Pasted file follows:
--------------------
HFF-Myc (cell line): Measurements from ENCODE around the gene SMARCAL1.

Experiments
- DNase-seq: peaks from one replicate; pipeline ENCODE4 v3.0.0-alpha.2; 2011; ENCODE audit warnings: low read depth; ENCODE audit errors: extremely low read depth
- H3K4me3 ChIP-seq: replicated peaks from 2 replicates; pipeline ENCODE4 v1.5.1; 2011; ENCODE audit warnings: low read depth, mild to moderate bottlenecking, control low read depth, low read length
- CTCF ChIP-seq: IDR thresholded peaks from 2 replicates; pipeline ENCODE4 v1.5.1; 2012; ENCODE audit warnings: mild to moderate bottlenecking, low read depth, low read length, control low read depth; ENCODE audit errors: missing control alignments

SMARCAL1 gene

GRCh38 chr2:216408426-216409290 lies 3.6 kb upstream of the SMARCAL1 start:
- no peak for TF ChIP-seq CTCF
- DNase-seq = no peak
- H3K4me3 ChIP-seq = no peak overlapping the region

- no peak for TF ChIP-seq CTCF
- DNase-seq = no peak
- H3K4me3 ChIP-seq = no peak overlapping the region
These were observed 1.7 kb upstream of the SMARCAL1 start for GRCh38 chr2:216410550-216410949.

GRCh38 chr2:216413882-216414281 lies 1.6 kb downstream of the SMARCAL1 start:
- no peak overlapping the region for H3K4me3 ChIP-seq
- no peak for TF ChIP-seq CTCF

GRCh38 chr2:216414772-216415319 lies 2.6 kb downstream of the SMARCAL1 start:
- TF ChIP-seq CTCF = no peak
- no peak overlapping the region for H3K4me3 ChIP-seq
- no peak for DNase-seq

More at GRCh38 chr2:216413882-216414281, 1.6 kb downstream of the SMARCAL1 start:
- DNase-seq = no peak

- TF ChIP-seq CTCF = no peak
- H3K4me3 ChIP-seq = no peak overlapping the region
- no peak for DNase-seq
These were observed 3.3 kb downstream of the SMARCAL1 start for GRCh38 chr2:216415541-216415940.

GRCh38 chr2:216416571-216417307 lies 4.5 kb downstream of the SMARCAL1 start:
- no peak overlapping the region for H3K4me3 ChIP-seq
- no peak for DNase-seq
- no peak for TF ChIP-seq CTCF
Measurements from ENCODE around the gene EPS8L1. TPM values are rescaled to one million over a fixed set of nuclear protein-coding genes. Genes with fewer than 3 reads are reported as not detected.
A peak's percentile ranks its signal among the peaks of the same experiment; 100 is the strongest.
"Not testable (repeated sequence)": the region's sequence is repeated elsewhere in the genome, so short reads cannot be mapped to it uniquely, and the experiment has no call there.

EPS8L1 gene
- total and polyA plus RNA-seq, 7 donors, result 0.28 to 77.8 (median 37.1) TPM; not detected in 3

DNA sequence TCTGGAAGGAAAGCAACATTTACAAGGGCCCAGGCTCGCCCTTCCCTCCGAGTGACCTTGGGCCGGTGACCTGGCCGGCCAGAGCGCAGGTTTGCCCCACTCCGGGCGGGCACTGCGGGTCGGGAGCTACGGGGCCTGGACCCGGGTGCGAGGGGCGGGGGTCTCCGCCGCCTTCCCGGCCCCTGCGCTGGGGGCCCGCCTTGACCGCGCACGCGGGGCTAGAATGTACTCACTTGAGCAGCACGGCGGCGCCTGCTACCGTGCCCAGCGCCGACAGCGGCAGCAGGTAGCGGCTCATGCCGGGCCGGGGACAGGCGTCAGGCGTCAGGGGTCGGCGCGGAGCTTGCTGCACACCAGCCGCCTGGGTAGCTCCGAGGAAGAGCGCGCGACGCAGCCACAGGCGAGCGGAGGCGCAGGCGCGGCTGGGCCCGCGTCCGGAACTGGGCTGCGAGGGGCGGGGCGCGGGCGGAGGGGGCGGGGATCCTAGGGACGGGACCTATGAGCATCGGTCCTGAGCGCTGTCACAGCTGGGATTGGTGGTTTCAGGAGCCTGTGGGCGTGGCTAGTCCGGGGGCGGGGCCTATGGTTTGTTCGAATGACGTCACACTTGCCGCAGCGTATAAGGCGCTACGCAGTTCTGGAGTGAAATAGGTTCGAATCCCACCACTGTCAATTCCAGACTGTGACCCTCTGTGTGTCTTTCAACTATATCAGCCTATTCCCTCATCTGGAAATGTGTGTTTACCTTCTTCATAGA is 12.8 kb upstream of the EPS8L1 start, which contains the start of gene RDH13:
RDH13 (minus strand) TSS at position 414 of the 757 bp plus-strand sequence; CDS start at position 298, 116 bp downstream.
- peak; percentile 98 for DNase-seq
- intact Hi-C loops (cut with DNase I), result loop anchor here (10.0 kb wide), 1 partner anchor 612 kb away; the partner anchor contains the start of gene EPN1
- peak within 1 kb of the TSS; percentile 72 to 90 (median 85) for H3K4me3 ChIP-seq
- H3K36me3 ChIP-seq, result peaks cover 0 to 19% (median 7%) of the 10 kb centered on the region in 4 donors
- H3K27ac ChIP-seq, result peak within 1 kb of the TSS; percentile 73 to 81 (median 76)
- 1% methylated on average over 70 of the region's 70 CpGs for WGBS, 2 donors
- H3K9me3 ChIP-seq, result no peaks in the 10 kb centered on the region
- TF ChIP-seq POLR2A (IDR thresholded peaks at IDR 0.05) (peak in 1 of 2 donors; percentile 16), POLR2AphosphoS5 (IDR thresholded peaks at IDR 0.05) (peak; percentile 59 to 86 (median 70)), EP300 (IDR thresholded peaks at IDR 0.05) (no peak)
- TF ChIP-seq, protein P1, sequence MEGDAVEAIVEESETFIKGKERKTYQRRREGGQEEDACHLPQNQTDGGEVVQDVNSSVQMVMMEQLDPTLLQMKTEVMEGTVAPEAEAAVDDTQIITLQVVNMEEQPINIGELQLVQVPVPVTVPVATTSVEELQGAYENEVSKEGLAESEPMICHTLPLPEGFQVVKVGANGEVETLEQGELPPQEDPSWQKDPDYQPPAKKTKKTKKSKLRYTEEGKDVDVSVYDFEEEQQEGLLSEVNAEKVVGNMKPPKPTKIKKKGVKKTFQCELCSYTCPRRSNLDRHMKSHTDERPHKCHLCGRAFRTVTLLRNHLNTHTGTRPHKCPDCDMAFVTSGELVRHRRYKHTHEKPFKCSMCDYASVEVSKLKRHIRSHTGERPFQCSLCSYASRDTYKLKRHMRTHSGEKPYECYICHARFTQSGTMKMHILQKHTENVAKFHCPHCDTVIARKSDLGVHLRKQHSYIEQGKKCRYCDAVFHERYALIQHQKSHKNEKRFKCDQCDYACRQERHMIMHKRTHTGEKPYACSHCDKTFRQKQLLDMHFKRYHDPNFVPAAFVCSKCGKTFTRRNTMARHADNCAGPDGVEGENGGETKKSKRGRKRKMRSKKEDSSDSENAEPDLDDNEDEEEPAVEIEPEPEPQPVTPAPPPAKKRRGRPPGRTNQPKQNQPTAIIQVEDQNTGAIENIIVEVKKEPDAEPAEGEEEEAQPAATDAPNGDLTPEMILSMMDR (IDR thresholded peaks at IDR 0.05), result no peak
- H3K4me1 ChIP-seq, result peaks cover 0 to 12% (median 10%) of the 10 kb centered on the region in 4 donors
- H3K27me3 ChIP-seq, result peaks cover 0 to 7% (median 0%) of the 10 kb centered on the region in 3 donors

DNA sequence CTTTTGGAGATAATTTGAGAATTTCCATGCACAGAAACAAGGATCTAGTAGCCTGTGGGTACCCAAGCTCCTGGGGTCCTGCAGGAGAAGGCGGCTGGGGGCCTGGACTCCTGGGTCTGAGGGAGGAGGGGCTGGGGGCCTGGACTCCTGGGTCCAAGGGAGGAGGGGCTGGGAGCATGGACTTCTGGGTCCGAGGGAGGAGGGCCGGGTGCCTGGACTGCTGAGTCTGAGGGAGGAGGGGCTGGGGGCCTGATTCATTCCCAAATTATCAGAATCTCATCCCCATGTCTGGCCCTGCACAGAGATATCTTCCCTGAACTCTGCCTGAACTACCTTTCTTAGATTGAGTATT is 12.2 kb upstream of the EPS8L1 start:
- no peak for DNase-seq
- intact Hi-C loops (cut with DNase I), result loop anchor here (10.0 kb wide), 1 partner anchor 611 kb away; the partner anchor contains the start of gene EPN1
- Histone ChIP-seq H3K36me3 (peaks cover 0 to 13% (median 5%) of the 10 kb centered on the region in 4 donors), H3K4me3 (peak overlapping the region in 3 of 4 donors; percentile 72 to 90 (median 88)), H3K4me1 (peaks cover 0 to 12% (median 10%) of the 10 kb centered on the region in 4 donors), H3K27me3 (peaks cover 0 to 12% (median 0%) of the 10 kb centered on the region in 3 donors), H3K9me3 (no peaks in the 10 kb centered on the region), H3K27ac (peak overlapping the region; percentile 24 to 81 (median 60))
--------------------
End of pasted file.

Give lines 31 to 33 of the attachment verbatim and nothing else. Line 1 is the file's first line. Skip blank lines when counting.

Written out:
- no peak for TF ChIP-seq CTCF
Measurements from ENCODE around the gene EPS8L1. TPM values are rescaled to one million over a fixed set of nuclear protein-coding genes. Genes with fewer than 3 reads are reported as not detected.
A peak's percentile ranks its signal among the peaks of the same experiment; 100 is the strongest.